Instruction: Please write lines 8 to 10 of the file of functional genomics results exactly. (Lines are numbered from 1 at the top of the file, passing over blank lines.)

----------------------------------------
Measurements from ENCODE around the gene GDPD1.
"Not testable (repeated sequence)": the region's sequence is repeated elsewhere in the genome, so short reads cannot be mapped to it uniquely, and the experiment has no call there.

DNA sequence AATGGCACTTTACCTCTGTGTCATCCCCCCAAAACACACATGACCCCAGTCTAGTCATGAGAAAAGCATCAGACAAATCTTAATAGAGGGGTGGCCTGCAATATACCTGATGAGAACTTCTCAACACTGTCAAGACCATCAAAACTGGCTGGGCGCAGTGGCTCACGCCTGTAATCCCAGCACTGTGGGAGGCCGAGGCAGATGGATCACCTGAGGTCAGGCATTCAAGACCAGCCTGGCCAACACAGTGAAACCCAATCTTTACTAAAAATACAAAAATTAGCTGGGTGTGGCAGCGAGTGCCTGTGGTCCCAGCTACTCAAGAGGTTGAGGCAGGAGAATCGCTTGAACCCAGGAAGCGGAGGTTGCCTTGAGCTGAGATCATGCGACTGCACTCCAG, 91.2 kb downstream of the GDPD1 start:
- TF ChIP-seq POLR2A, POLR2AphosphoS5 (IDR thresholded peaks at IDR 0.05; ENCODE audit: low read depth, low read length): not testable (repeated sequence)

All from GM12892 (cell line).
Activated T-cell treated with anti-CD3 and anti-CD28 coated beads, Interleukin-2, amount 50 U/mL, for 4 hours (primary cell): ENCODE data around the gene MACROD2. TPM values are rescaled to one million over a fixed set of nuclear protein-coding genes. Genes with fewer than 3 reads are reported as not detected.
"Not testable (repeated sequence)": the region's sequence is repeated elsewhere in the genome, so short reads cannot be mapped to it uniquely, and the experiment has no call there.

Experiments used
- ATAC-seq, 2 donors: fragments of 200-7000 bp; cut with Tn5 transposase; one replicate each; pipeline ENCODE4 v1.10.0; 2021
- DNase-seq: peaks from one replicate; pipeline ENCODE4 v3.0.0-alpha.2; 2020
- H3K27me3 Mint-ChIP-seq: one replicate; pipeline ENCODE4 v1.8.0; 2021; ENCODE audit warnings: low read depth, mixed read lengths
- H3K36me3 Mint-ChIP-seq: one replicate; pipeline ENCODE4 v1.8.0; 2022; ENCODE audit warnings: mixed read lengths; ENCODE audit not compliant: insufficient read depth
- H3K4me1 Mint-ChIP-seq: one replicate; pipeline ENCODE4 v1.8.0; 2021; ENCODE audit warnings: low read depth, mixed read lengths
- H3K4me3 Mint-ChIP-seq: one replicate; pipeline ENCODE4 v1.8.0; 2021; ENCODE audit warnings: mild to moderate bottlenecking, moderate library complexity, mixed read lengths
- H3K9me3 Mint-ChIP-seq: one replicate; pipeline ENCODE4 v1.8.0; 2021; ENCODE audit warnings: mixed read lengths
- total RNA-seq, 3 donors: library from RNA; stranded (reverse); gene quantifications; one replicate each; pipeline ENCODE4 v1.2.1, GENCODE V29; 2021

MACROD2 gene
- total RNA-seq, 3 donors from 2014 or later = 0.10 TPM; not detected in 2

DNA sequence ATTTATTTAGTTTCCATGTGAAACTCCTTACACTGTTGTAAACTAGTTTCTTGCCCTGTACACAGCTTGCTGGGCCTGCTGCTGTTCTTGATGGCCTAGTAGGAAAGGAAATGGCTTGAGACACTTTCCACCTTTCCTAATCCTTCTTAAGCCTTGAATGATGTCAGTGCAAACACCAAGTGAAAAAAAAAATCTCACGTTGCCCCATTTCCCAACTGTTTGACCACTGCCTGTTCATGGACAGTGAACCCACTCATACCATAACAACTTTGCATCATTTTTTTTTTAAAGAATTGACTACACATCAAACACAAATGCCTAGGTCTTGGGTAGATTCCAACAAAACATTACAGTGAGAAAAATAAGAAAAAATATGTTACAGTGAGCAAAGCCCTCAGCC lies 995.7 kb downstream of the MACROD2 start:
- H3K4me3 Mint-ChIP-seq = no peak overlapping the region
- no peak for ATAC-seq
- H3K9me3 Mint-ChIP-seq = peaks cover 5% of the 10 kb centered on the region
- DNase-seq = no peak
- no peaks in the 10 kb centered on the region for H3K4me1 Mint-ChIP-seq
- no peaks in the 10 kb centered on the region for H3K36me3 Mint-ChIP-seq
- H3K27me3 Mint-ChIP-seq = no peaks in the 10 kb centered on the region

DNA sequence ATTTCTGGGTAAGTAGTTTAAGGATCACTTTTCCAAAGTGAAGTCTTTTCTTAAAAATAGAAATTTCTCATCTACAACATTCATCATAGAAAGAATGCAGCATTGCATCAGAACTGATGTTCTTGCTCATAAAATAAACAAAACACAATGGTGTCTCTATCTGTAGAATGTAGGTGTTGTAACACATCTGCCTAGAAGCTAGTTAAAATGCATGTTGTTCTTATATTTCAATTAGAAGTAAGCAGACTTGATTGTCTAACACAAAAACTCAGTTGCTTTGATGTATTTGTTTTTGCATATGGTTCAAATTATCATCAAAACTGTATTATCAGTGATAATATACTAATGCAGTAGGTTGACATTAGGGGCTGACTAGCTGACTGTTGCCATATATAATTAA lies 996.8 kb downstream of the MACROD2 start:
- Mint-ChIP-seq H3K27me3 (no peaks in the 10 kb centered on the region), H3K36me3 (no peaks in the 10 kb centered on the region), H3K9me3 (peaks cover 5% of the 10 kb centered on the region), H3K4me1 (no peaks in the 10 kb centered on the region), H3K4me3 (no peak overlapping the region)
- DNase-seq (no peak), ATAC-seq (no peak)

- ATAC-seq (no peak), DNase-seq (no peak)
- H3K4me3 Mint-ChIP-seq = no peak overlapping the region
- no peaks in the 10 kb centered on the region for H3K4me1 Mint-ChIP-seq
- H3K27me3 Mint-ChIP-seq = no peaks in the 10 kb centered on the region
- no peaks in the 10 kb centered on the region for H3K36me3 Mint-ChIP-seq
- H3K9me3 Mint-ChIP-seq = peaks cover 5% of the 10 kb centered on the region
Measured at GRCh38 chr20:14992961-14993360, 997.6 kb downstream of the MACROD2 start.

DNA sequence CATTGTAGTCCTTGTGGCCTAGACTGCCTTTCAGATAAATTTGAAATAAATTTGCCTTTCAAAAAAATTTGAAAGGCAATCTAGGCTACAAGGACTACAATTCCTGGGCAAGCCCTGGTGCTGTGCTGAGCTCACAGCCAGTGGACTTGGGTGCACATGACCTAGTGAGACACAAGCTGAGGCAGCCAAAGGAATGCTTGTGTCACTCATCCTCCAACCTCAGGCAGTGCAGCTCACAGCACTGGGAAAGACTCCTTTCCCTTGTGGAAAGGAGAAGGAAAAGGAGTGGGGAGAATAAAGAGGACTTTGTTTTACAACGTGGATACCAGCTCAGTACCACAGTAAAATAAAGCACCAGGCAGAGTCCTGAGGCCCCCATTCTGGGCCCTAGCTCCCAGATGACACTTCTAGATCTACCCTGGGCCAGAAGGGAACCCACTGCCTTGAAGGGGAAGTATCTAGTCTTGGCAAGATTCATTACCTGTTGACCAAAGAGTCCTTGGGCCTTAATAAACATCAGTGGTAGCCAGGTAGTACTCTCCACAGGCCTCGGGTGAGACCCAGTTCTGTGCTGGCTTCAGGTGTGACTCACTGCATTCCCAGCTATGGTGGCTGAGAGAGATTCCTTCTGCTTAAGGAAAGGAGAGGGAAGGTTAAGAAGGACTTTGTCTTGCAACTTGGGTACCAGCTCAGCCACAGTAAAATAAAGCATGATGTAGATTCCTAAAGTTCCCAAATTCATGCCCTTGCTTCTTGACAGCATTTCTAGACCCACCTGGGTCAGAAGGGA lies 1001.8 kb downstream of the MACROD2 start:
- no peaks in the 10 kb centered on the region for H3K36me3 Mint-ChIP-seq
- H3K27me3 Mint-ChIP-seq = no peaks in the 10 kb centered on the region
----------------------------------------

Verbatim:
Experiments used
- ATAC-seq, 2 donors: fragments of 200-7000 bp; cut with Tn5 transposase; one replicate each; pipeline ENCODE4 v1.10.0; 2021
- DNase-seq: peaks from one replicate; pipeline ENCODE4 v3.0.0-alpha.2; 2020